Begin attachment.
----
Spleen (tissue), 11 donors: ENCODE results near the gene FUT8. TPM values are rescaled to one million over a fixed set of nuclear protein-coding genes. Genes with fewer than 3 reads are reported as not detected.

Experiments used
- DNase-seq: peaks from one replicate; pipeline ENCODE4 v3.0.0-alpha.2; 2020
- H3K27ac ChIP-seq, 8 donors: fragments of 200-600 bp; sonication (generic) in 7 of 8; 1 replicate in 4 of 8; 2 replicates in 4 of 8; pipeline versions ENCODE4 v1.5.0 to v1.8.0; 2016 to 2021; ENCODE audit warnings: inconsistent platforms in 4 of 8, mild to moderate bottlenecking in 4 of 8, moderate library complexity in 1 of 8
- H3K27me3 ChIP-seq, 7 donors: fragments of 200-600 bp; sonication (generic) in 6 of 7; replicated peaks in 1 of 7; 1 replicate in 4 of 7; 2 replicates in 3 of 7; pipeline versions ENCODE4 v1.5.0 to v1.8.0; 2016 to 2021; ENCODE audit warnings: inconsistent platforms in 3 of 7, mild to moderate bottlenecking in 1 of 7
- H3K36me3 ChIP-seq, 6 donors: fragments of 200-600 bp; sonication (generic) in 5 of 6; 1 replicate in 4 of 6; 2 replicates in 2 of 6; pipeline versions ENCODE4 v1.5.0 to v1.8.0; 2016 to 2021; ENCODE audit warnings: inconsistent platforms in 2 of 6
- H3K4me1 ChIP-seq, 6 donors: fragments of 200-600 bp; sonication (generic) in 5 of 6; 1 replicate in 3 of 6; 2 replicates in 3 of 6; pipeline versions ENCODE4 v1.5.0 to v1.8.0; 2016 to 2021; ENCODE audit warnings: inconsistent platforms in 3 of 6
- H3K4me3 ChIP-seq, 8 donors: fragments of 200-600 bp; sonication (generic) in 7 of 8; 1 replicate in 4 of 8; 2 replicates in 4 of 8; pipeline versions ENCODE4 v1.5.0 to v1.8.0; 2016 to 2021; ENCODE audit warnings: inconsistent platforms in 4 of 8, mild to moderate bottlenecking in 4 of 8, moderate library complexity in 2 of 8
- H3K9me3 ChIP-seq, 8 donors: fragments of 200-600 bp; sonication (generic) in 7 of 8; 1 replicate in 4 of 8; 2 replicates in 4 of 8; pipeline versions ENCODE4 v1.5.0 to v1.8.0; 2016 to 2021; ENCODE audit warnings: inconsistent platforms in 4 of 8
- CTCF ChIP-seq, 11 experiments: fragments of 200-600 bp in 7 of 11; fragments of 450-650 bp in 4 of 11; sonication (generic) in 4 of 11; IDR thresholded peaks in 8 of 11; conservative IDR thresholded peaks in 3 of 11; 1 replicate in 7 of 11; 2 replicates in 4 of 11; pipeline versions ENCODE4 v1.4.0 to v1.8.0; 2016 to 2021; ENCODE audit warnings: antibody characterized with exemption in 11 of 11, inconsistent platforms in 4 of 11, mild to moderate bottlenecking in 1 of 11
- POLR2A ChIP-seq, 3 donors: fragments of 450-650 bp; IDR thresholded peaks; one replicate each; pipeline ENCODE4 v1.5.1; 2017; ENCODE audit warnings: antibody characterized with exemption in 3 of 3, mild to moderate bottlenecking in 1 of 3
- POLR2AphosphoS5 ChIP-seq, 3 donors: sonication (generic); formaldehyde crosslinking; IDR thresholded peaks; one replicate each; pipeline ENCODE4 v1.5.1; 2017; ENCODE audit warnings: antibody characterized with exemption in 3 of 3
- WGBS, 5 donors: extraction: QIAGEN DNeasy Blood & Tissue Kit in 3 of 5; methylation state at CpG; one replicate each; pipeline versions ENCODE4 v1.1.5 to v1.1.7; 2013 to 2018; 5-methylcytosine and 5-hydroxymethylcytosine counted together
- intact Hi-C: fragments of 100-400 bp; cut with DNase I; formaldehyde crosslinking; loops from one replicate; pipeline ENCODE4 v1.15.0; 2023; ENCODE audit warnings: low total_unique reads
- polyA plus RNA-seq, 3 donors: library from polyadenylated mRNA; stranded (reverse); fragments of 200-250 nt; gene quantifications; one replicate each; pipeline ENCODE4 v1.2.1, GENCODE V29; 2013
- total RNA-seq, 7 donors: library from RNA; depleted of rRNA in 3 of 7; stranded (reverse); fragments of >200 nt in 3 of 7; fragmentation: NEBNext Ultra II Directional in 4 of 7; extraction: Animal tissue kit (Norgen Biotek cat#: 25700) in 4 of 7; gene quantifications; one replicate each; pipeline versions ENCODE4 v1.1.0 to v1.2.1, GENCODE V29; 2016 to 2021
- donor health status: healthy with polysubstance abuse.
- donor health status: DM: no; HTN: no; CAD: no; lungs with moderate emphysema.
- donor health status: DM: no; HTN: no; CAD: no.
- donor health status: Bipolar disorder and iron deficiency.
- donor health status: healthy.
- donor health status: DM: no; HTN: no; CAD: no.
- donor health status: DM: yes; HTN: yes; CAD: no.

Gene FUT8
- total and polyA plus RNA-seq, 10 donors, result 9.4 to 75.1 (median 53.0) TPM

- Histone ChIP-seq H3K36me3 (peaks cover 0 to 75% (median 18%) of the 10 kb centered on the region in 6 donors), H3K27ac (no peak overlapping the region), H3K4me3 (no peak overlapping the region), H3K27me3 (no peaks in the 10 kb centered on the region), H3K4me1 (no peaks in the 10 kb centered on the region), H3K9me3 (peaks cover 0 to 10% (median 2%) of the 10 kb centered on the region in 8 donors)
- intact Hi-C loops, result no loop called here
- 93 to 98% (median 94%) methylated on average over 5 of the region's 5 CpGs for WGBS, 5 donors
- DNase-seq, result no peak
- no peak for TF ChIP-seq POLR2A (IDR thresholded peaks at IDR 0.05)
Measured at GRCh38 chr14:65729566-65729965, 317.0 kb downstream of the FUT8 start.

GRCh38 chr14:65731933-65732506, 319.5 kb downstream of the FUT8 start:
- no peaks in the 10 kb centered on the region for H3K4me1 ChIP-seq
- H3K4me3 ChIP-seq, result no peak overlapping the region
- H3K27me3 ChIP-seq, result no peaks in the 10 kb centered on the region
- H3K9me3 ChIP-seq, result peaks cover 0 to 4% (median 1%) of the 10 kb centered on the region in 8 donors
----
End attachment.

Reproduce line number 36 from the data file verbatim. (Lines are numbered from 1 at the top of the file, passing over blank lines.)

- H3K9me3 ChIP-seq, result peaks cover 0 to 4% (median 1%) of the 10 kb centered on the region in 8 donors